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Shoreline coffee shop blends business with activism

After only a year in business, Black Coffee Northwest is already growing its business and its community reach. #k5evening

SHORELINE, Wash. — It's fair to say a lot of good things begin over coffee. And that was the case for Darnesha and Erwin Weary, who met over coffee more than 20 years ago for their first date.  

"Our first date was at a coffee shop," Darnesha shared. "It was the one thing we could agree on that we both liked."

These days, Darnesha and Erwin are still bonding over their favorite beverage as the owners of Black Coffee Northwest in Shoreline.   

While coffee shops often by their nature cultivate community, Black Coffee takes it to another level. 

"We're like a community center that just happens to do amazing coffee," Erwin said.

"It's a workout facility in the morning, then in the evening, it's whatever it needs to be," Darnesha explained. 

They've hosted musical performances, back-to-school drives, and small business marketplaces. 

Their internship program trains youth in all aspects of the business, from the basics of being a barista to finance and marketing. Some interns eventually work at Black Coffee, like Merit Ghidey, who at 16 years old, is now a shift lead. 

"It's very relieving to have people support me," Ghidey shared. "This is my first job so I have a support system in the workplace."  

With the shop only being open for about a year, the success hasn't come without setbacks.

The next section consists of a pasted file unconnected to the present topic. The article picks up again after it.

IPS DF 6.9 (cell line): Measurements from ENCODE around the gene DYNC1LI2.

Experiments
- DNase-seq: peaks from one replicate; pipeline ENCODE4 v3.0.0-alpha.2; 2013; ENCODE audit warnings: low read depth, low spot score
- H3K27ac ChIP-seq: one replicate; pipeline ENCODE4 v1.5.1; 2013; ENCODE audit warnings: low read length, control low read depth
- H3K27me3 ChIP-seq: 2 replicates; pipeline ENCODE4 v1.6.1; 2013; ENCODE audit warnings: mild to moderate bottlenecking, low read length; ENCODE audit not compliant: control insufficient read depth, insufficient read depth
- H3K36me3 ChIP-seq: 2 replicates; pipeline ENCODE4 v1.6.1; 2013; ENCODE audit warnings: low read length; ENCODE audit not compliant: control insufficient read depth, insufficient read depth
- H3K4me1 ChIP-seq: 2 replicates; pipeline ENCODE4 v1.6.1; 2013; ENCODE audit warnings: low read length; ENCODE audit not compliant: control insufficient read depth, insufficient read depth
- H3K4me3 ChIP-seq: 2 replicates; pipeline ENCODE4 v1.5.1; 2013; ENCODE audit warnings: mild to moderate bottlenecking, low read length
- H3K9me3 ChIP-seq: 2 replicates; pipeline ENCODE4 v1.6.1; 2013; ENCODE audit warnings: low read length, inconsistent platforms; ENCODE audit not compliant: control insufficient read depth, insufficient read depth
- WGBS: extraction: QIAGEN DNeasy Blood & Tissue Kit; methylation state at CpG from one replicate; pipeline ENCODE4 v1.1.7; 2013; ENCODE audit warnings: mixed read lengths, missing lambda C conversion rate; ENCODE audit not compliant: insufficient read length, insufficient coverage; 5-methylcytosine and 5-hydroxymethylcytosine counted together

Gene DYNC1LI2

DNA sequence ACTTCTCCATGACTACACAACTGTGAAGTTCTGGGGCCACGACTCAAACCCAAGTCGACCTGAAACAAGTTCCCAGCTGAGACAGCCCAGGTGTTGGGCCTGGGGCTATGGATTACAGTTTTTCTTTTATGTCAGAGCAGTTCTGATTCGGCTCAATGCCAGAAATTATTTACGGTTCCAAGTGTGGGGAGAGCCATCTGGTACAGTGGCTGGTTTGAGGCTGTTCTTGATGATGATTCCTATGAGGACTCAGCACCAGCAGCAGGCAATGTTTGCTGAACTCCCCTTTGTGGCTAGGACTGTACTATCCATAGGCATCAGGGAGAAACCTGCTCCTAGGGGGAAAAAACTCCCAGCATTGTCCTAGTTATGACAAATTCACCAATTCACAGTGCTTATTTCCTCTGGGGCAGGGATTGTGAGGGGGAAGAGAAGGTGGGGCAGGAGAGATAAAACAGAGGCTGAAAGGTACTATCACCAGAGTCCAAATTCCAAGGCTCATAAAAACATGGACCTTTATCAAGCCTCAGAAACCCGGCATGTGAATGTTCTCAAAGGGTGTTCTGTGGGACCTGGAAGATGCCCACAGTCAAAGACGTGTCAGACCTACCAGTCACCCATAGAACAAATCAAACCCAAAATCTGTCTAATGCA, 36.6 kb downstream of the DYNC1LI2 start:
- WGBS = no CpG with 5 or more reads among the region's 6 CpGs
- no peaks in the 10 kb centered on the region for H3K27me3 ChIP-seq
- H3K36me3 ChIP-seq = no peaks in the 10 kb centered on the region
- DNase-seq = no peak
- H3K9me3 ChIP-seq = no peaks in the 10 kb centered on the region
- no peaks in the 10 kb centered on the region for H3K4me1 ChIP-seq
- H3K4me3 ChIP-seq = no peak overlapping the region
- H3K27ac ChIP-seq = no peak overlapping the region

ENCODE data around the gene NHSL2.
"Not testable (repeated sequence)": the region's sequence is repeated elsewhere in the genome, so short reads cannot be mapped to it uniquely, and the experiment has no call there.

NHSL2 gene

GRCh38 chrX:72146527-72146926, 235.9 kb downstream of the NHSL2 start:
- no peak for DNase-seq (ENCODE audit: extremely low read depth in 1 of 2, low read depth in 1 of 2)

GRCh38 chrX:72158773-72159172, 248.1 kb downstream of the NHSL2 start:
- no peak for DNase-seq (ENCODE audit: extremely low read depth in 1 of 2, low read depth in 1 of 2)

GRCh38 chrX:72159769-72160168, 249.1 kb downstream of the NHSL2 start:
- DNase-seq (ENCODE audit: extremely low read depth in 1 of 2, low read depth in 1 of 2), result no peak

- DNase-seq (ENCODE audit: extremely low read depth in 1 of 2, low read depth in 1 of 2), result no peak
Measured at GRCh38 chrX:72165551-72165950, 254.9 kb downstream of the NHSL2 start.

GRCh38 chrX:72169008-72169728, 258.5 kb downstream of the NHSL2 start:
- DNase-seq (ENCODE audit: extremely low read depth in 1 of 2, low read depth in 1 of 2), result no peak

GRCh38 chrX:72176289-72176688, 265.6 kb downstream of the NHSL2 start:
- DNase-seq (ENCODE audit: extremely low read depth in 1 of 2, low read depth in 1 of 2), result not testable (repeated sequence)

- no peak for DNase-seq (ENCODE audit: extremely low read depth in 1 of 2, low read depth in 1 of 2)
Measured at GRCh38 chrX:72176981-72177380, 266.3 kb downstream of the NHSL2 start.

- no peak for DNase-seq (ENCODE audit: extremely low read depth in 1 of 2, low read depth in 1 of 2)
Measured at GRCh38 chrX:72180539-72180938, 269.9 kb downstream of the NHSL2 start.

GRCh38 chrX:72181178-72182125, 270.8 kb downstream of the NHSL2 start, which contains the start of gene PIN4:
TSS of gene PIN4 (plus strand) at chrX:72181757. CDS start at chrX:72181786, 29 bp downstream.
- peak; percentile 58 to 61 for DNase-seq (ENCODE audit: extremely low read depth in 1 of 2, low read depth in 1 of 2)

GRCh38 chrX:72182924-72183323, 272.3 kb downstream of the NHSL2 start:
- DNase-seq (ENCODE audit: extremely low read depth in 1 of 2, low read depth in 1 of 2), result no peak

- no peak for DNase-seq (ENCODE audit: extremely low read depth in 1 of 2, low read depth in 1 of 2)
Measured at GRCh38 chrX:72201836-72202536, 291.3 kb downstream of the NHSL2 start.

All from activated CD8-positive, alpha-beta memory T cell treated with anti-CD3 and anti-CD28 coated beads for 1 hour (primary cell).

It started with arson using a molotov cocktail, the day before their grand opening in the fall of 2020. Months later, employees found swastikas drawn near the front door. Most recently, someone smashed their front door. And those are just the ones that made headlines. 

"There's random weird notes all over the place like leave our community or Black lives don't matter. The N-word. When the young folks open in the morning, they come to see glass everywhere, or they come to see stickers and swastikas. They shouldn't be exposed to that. No one should be exposed to that but we're trying to help them see a better side of life."

While the incidents are hard to talk about, Darnesha and Erwin believe it's part of the work to make things better.

With each attack, their resolve to do more only grows. They have opened a youth development center adjacent to their Shoreline shop, which gives children a place to go after school. And the business now has a second location in the Ballard neighborhood of Seattle.

Black Coffee Northwest is located at 16743 Aurora Ave. N. in Shoreline and is closed Sundays.


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